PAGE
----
A lot of people today have never gone through tough economic times like we're seeing now. But there are some still around who have.
KHQA's Rajah Maples sat down with some area residents who lived through the Great Depression for some advice on how to make it when times are tight.
These residents at Good Samaritan Home in Quincy are in their 80s and 90s. The group includes former bankers, a minister, homemaker, and farmer.
Have you ever seen tough economic times like we're seeing today?
Jessie Bingaman said, "Yes."
Frances Guither said, "I don't think that I have."
Gladys Koehser said, "No I don't think I've ever seen it this tough. I can't say it wasn't tough. We didn't have anything."
Merle Kuntemeier said, "Your economic times are going to vary depending on the times."
Bingaman said, "There were times when we had less than a dollar to our name. We got along. We were young and in love and happy. I think people think they have to have a lot of things that they don't have to have. We really just need a good place to live, a decent place to live and something to eat and just get along and not wish for all the things that you know are beyond you. "
Carl Koehser said, "I think people have too much at the present time. They don't have a tendency to save like they should. They have to have everything, which is impossible. We got along without having everything."
Guither said, " To live simply to begin with. It's so easy to spend your money extravagantly, and I think that doesn't make happiness really. There are little pleasures in life that you're entitled to but you don't have to spend money to get them. You can have these pleasures by associations with people. I've been blessed by association with people with different backgrounds."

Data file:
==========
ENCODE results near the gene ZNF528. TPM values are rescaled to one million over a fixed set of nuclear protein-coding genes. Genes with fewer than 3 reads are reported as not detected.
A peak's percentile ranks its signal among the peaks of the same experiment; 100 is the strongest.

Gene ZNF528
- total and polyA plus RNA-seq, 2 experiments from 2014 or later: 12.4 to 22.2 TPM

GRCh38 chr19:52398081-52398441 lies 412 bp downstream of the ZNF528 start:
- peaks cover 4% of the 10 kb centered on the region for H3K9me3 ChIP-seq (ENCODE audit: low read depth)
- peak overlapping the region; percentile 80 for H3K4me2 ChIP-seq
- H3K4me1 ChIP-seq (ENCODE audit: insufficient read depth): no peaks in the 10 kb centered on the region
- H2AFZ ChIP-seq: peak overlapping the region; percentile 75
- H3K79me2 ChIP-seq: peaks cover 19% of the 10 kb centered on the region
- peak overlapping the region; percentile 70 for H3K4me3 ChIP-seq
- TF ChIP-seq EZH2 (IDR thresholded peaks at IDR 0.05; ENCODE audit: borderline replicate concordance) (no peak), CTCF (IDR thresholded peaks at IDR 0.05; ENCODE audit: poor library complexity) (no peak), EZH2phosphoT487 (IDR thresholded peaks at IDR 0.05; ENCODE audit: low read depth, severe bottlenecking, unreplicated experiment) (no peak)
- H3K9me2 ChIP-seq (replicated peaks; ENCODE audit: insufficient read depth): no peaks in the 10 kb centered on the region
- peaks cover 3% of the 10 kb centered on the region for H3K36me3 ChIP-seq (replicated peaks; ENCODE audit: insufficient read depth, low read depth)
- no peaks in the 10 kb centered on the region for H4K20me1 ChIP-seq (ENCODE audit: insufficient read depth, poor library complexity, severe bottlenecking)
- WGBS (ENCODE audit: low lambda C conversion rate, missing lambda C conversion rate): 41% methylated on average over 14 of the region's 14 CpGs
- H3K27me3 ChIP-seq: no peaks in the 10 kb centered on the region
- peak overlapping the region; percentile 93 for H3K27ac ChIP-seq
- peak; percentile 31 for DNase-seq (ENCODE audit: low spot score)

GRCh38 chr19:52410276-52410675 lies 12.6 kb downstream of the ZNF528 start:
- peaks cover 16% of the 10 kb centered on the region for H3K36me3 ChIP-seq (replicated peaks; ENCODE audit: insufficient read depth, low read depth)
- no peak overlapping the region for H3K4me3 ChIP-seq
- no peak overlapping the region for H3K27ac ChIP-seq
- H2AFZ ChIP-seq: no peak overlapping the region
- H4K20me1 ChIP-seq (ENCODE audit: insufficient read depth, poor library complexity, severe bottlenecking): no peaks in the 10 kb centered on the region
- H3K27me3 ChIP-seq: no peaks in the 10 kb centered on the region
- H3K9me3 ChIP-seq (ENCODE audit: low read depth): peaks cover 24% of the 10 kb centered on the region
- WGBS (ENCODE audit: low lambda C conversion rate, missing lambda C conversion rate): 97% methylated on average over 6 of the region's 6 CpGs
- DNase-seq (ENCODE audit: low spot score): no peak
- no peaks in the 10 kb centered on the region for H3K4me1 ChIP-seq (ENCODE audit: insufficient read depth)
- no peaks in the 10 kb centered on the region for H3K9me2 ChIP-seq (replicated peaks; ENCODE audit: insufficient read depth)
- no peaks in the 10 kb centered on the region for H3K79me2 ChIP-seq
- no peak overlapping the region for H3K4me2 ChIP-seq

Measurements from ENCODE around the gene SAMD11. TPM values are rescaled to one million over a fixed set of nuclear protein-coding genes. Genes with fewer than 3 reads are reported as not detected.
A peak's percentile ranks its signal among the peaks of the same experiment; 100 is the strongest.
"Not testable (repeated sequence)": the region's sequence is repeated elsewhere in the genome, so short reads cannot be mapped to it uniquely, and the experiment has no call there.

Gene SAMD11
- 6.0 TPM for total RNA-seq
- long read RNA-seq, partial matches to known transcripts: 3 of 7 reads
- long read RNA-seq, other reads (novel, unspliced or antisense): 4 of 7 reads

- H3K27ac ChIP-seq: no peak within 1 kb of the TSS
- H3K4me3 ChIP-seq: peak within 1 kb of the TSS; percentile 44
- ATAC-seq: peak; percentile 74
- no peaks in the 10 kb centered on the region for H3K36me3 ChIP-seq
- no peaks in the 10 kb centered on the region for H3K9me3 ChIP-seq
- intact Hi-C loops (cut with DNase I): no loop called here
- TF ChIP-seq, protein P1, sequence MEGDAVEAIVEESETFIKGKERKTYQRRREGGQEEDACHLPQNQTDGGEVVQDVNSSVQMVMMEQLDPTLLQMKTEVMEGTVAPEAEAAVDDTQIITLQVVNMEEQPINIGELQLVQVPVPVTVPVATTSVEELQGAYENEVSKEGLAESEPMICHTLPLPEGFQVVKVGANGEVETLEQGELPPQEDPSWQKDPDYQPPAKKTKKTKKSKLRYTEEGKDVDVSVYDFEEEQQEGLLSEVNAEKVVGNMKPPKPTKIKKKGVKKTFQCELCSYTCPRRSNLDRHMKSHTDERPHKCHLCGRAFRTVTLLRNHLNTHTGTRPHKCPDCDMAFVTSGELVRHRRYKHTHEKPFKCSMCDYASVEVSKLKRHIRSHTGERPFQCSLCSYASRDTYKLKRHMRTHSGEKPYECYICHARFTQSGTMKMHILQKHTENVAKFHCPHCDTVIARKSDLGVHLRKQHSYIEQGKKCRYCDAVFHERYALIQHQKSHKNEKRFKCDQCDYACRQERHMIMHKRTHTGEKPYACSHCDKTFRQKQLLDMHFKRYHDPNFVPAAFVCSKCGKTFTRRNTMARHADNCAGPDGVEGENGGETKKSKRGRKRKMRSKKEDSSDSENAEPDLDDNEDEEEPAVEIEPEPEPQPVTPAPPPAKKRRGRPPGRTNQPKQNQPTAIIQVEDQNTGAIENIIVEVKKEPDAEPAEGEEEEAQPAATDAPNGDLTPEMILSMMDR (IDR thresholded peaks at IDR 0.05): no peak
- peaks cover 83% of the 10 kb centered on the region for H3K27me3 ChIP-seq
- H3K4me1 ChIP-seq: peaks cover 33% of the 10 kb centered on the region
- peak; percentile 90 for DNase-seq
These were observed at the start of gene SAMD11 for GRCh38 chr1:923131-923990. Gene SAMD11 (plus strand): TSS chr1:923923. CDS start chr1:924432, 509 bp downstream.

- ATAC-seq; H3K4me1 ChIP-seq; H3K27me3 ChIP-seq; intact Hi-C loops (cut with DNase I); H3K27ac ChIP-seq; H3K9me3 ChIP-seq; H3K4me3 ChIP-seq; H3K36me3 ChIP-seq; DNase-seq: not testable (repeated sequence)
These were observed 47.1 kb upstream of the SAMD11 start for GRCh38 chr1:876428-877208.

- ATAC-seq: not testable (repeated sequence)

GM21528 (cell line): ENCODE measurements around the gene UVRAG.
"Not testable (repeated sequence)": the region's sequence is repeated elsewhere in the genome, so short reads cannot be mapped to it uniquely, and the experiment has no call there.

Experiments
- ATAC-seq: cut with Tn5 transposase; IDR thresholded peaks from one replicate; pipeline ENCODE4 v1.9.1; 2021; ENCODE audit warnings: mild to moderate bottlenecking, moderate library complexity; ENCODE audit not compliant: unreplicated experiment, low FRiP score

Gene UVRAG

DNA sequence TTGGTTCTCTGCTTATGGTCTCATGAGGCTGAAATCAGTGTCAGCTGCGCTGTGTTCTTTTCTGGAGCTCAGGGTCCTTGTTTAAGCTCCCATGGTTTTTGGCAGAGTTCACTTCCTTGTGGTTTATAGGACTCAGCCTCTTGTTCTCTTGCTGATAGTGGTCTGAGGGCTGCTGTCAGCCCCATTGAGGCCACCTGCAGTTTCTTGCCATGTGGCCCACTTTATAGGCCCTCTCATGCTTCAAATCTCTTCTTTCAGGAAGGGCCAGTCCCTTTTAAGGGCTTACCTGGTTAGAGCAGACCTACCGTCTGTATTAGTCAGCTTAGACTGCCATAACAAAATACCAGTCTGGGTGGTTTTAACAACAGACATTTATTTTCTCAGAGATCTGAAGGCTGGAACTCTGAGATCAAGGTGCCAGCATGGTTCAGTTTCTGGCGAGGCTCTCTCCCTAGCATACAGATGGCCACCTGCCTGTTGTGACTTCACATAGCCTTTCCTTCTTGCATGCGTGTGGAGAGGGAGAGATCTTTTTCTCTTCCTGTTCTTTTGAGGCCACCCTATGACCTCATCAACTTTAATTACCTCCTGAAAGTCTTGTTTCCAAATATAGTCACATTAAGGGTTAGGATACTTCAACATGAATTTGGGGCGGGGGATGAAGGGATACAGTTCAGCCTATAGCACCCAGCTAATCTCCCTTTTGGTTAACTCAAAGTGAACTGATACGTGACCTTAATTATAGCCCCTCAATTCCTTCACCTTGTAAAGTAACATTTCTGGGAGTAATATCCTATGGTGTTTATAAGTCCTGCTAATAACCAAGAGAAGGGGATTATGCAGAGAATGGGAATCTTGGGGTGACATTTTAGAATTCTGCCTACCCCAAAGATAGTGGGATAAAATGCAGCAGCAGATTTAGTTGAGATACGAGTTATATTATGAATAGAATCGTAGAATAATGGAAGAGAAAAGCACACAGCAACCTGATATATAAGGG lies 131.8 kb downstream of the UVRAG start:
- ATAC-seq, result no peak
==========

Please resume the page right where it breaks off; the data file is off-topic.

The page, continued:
Koehser said, "I think they should be taught to work and to also save part of what they get when they work."
Merle Kuntemeier said, "A lot of people like to have things that it took people 30 to 40 years to get, and some of them are just going to have to cut back on how they spend their money."
Everyone mentioned that back then, people lived off the land by having gardens, milk from their own dairy cows and meat walking around in their fields and chicken coops.
We asked for relatives of Great Depression survivors to give us some advice on Facebook.
Olivia Littleton posted, "Grow your own veggies for one and save pennies along with other change, remember pennies count too! My great grandma told me lots before she passed in april but I can't think of most of them."
Ron Williamson told us, "I even have a depression era cook book that tells how to make everything from fried dandelions to Starling Soup, even roast Raccoon and flour drop biscuits in a dutch oven."
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